• Argenta accepted that there will have been an occurrence of COVID-19 within 25 miles of many of its policyholders by at least the end of April 2020, but its position is that it will be a matter for the policyholder to prove in each case by reference to the best available scientific evidence at the time the issue is decided.

Radius

  • As stated above, this was agreed to be a radius of 25 miles.

Disease outside the radius 

Critical here again is the fact that Extension 4(d) does not say “any occurrence of a NOTIFIABLE HUMAN DISEASE only within a radius of 25 miles of the PREMISES” or anything which dictates such a reading. Essential also is that what was being insured under Extension 4(d) was business interruption resulting from Notifiable Human Diseases, and that it was known at the time of the conclusion of the contracts that such diseases embraced the list...including SARS and other highly contagious or infectious diseases...some of which were capable of spreading over large areas, as infected people moved around...The potentially widespread effects of the diseases in question were recognised by the fact that the “relevant policy area” was stipulated to be a radius of 25 miles...an area of about 2,000 square miles...an area the size of Oxfordshire, Berkshire and Buckinghamshire combined. The ways in which a disease could have such an effect must have been recognised as including via the reaction of the authorities and / or the public. The parties thus knew or must be taken to have known that what was being insured under Extension 4(d) was business interruption deriving from a range of diseases some of which might spread over a wide and unpredictable area, and which might have an effect at a considerable distance from a particular case, including through the reaction of the authorities; and where it might well be impossible to distinguish whether that reaction was to the disease within or outside the relevant policy area. [Para 160]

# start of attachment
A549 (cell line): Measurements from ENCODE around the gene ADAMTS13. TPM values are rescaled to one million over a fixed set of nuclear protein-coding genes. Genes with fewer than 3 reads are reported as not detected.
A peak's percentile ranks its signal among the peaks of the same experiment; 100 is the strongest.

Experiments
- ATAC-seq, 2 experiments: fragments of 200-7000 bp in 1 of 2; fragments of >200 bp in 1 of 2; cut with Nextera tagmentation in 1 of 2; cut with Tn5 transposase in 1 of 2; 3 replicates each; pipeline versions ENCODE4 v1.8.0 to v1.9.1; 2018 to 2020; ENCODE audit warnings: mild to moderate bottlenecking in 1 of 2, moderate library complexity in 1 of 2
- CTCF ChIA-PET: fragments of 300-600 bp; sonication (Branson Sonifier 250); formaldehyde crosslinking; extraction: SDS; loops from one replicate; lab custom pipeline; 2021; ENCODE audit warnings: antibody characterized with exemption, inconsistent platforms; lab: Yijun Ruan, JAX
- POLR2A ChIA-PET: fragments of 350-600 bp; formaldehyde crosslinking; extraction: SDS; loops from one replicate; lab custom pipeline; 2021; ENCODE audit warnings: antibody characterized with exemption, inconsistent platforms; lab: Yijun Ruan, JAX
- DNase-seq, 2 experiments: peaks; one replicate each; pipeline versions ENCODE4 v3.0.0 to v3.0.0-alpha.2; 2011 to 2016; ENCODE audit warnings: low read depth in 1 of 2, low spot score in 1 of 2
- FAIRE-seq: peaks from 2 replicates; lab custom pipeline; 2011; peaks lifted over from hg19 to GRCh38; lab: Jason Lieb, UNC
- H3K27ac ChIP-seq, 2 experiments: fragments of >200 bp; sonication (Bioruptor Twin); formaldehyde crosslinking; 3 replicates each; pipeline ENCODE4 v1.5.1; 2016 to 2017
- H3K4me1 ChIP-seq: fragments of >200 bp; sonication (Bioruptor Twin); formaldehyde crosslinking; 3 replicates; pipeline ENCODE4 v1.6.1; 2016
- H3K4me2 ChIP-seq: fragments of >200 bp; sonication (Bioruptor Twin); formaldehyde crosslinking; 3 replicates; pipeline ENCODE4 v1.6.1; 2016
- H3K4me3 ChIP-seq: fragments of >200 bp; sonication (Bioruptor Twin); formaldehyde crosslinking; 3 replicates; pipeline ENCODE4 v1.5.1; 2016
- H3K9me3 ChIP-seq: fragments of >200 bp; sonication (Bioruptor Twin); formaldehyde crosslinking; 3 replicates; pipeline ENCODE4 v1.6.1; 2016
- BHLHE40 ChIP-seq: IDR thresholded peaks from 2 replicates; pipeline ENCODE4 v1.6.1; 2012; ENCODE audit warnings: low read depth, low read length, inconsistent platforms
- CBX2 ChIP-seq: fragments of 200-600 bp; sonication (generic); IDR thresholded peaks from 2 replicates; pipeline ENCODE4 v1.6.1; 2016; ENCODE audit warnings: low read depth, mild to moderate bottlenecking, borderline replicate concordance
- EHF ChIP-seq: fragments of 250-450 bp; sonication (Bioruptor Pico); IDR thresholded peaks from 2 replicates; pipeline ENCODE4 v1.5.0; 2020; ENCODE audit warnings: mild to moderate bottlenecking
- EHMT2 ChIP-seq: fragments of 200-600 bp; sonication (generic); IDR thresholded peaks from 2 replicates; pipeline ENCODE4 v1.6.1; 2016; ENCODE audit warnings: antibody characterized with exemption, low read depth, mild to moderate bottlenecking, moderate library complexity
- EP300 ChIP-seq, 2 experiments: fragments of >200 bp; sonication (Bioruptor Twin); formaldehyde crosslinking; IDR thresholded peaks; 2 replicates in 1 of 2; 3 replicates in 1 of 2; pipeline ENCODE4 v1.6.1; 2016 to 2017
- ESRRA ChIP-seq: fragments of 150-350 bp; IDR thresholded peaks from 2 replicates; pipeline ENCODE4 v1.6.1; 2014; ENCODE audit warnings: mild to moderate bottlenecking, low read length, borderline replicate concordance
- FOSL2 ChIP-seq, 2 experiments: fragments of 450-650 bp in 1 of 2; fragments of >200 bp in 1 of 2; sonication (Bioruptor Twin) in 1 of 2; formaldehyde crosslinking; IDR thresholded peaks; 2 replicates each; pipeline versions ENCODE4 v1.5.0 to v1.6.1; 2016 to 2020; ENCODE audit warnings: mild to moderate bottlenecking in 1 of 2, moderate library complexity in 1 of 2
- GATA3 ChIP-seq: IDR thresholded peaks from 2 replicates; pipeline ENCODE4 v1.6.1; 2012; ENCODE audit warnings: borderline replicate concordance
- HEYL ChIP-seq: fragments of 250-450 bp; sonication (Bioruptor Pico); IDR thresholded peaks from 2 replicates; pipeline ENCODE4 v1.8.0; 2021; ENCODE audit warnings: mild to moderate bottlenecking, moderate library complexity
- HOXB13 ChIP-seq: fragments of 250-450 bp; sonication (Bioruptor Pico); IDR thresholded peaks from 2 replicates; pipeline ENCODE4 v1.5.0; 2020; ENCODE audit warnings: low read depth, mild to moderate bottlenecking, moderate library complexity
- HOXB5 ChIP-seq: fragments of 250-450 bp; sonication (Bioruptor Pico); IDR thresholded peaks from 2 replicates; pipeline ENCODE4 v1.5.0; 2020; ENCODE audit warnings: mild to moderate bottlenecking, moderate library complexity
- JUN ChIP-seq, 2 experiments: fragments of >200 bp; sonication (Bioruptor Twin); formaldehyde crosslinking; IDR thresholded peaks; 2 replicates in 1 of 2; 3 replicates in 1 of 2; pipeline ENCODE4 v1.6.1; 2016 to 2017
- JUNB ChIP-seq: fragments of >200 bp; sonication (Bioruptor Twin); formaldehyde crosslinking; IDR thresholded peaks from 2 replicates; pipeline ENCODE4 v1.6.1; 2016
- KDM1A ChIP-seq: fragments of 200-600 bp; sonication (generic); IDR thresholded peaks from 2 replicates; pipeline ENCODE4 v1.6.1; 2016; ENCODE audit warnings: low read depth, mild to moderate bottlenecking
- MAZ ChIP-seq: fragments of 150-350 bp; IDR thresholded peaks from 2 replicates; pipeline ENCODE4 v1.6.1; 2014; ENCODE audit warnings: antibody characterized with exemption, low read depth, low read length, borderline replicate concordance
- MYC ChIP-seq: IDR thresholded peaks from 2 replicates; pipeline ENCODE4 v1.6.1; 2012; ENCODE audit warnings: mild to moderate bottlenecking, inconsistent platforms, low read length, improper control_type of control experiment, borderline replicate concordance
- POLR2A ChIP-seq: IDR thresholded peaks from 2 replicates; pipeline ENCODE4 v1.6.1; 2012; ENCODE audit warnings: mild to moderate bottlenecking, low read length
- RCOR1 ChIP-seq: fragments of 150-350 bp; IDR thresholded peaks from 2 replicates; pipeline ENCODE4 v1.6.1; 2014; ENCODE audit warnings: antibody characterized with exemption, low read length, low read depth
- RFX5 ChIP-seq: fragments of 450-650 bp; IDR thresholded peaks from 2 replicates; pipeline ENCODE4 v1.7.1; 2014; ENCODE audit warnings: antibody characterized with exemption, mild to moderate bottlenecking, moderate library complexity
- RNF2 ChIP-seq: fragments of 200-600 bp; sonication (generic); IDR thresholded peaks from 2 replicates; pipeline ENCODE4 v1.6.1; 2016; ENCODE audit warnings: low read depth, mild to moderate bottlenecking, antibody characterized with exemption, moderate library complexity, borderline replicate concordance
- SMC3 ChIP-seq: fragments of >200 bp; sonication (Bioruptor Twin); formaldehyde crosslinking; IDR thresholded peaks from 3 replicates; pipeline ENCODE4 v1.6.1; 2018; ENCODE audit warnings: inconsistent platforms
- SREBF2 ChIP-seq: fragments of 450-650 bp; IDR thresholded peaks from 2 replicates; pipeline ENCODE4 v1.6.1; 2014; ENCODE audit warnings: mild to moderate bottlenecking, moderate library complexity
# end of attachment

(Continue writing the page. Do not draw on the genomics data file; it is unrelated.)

the parties were not agreeing that it was the business interruption consequences of a notifiable disease only insofar as it was within the “relevant policy area” that was being insured, but the business interruption arising from a notifiable disease of which there was an occurrence within the relevant policy area. We consider that this is consistent with and does no violence to the language used and avoids what we see as significantly anomalous results of the insurers’ construction [Para 161]

 

KEVIN HOLDER © 2020

BARRISTER

33 BEDFORD ROW

NOTICE: This article is provided free of charge for information purposes only; it does not constitute legal advice and should not be relied on as such. No responsibility for the accuracy and/or correctness of the information and commentary set out in the article, or for any consequences of relying on it, is assumed or accepted by any member of Chambers or by Chambers as a whole.